Despite their lack of fluency, Bonhiver and Chandler say they've become so assimilated to the Russian culture that they have a hard time recalling some of the stereotypes they brought to the country.
"I thought there would be long lines everywhere, and that's not true," says Bonhiver. "I also thought that everyone would dress in drab clothing, and I was wrong. Young people are really on top of style, and they are very slender and healthy and beautiful. You'll see girls looking like they are dressed for a cocktail party, walking through the muddy streets of the market in the middle of the day."
"People also are very friendly," notes Chandler. "There is this public persona they have of being very closed and rude and sort of uninterested, but when you get to know them, they are wonderfully friendly and outgoing. They're slow to warm up, but then they'll never let you go."
Says Bonhiver, "People really want to know about America. Most Russian people we have met have no animosity toward America. I told a group of my [Russian] friends that growing up, friends of our family had a bomb shelter in their basement, and to them, that was beyond comprehension."
Homesick Only for S.F. Cuisine
Both Bonhiver and Chandler also have noticed changes in themselves after living in Russia for two years.
"My mind is much more open," says Chandler. "I've come to realize that I really didn't know much beyond San Francisco, and I've learned how insulated we are as Americans because we are such a force regarding pop culture. It's very interesting for me to see America from the outside now, and this has helped me learn a lot about the American psyche."
"We've also have become much less materialistic," adds Bonhiver. "We've realized how much we can live without and still be happy."
There is one thing, however, they wished they could have brought with them to Russia: San Francisco's restaurants. While here in September, Bonhiver and Chandler took advantage of the city's myriad food choices. "I think I've gained 10 pounds in three weeks," says Chandler. "Russian food is a very narrow palette. In San Francisco, there is Italian, Thai, Japanese, Korean. So much is available."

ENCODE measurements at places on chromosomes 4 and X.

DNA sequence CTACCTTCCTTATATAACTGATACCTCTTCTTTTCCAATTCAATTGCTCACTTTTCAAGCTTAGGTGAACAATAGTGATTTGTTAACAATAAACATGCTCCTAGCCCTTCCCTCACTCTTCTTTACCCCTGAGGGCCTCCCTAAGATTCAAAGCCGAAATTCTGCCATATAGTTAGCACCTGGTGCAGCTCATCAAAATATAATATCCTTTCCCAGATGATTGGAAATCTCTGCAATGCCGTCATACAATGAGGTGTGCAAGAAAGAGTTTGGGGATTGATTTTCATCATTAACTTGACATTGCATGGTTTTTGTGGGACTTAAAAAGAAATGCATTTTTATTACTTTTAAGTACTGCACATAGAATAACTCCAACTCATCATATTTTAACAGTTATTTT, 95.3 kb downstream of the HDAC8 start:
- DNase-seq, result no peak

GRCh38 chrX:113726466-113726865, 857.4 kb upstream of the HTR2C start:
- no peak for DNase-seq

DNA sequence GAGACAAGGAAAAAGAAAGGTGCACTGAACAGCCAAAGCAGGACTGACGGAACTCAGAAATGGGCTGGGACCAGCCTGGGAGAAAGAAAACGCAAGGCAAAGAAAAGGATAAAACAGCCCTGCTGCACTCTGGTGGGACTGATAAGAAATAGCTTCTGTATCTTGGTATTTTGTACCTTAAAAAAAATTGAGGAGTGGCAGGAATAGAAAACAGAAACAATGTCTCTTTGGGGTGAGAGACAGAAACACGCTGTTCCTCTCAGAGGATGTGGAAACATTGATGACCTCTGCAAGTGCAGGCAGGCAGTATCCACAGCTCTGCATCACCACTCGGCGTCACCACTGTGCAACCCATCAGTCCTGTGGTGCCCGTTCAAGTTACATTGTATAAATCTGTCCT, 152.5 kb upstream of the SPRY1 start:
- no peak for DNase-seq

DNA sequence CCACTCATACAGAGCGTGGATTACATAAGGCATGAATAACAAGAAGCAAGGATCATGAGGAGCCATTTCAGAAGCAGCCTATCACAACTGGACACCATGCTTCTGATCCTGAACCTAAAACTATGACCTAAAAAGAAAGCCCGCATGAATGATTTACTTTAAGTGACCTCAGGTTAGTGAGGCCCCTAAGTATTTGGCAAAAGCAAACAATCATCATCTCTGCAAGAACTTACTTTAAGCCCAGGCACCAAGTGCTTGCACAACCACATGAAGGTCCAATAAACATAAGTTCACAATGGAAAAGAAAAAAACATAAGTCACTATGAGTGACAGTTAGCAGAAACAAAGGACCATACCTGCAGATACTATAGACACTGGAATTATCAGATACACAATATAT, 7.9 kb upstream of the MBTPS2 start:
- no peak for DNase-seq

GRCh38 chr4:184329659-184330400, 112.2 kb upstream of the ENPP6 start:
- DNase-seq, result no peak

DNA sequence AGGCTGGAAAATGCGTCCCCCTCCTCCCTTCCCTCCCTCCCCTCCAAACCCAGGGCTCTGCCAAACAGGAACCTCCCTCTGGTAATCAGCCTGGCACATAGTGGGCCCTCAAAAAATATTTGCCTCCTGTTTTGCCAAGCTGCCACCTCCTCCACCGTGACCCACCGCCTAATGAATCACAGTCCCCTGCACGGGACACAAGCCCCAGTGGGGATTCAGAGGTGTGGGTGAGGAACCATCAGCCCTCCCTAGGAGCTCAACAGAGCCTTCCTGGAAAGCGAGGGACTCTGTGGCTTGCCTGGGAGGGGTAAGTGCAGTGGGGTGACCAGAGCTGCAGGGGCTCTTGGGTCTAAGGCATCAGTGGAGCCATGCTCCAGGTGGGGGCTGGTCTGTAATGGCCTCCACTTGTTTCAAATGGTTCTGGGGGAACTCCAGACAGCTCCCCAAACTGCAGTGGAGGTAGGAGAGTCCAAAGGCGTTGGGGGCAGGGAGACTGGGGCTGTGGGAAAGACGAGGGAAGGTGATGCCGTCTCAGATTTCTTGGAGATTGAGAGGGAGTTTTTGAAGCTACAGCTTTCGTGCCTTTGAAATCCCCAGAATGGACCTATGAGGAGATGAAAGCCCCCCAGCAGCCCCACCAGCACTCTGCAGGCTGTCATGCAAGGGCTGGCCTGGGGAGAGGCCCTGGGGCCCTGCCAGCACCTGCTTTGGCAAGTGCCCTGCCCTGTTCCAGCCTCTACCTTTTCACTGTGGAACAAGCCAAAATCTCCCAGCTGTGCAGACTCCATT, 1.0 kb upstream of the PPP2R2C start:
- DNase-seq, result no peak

Go for It, Whatever Your Age
Still, the couple, who met at a Scottish Country Dancing class at the Noe Valley Ministry and married in Yosemite 10 years ago, say they are not particularly homesick for San Francisco -- despite their 20-year history in the city.
"It's still a great city," says Chandler, "but it's not a place for average people to live anymore. You have to work so hard to stay in this town that you don't have time to enjoy it. We really don't miss the traffic and the fast pace and all the voicemail messages."
"I'd tell anybody who was interested in joining the Peace Corps to do it," says Bonhiver. "The Peace Corps really recognizes the value of life experiences. In our group of volunteers who went over to Russia, we had people ranging in age from 21 to 73.
"I was really worried that I would be sad and homesick, but the people I have met in Russia are incredible. It's become a second home for us. We feel like the people we know there are family, and it's going to be difficult to leave when the time comes."
For information on becoming a Peace Corps volunteer, call 1-800-424-8580 or 415-977-8800, or e-mail sfinfo@peace corps.gov. You also may visit the web site at www.peacecorps.gov.
A few weeks after Sept. 11, the Voice e-mailed Chandler and Bonhiver in Russia and asked for a sense of the local reaction. Bonhiver responded, "I have had good friends and complete strangers come up to me to say they are sorry about the attacks and feel our sorrow personally. Most of them feel it wasn't just an attack on America, but an attack on free civilization, and so they feel it's a threat to their hope for a free society, too."